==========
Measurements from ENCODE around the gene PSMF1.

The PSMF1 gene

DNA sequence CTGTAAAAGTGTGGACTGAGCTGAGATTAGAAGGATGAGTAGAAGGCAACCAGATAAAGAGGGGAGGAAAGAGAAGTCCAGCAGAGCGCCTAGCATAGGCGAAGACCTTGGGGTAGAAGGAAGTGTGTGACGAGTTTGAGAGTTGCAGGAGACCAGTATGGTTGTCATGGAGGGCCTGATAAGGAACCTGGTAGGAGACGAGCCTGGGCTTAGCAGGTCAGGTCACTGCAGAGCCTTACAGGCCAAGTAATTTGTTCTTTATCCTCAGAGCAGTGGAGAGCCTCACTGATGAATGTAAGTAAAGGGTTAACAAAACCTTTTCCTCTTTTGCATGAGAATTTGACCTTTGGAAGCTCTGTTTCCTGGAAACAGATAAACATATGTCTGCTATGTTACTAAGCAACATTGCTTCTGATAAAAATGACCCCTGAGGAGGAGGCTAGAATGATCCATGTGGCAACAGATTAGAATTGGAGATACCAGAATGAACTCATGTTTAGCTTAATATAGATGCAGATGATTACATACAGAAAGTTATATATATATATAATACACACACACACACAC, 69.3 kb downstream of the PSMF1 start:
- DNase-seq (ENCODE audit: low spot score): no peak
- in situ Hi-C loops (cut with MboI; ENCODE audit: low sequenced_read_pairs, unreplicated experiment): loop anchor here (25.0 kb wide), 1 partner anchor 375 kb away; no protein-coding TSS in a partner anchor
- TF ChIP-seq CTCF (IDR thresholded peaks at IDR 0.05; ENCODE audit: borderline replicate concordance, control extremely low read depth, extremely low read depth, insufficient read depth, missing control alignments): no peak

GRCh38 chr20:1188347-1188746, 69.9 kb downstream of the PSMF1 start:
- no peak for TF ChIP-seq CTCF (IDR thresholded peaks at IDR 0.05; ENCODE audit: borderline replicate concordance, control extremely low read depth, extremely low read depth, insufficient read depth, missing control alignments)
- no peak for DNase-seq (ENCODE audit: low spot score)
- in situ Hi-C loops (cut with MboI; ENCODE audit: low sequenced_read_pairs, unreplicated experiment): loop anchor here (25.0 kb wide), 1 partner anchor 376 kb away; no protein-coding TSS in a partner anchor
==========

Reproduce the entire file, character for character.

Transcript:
Measurements from ENCODE around the gene PSMF1.

The PSMF1 gene

DNA sequence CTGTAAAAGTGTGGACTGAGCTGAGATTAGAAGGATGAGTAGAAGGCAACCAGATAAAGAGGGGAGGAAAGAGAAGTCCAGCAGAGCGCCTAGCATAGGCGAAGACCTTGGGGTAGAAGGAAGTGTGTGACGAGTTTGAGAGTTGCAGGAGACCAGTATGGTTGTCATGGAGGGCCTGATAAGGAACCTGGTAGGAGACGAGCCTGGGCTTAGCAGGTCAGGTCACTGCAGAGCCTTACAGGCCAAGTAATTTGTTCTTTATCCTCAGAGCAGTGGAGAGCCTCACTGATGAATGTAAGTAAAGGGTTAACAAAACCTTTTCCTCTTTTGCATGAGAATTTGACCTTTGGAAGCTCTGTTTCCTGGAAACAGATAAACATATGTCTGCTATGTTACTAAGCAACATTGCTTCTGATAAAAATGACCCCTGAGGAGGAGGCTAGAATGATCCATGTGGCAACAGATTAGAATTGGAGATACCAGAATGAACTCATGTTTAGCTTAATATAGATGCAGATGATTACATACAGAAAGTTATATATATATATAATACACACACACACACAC, 69.3 kb downstream of the PSMF1 start:
- DNase-seq (ENCODE audit: low spot score): no peak
- in situ Hi-C loops (cut with MboI; ENCODE audit: low sequenced_read_pairs, unreplicated experiment): loop anchor here (25.0 kb wide), 1 partner anchor 375 kb away; no protein-coding TSS in a partner anchor
- TF ChIP-seq CTCF (IDR thresholded peaks at IDR 0.05; ENCODE audit: borderline replicate concordance, control extremely low read depth, extremely low read depth, insufficient read depth, missing control alignments): no peak

GRCh38 chr20:1188347-1188746, 69.9 kb downstream of the PSMF1 start:
- no peak for TF ChIP-seq CTCF (IDR thresholded peaks at IDR 0.05; ENCODE audit: borderline replicate concordance, control extremely low read depth, extremely low read depth, insufficient read depth, missing control alignments)
- no peak for DNase-seq (ENCODE audit: low spot score)
- in situ Hi-C loops (cut with MboI; ENCODE audit: low sequenced_read_pairs, unreplicated experiment): loop anchor here (25.0 kb wide), 1 partner anchor 376 kb away; no protein-coding TSS in a partner anchor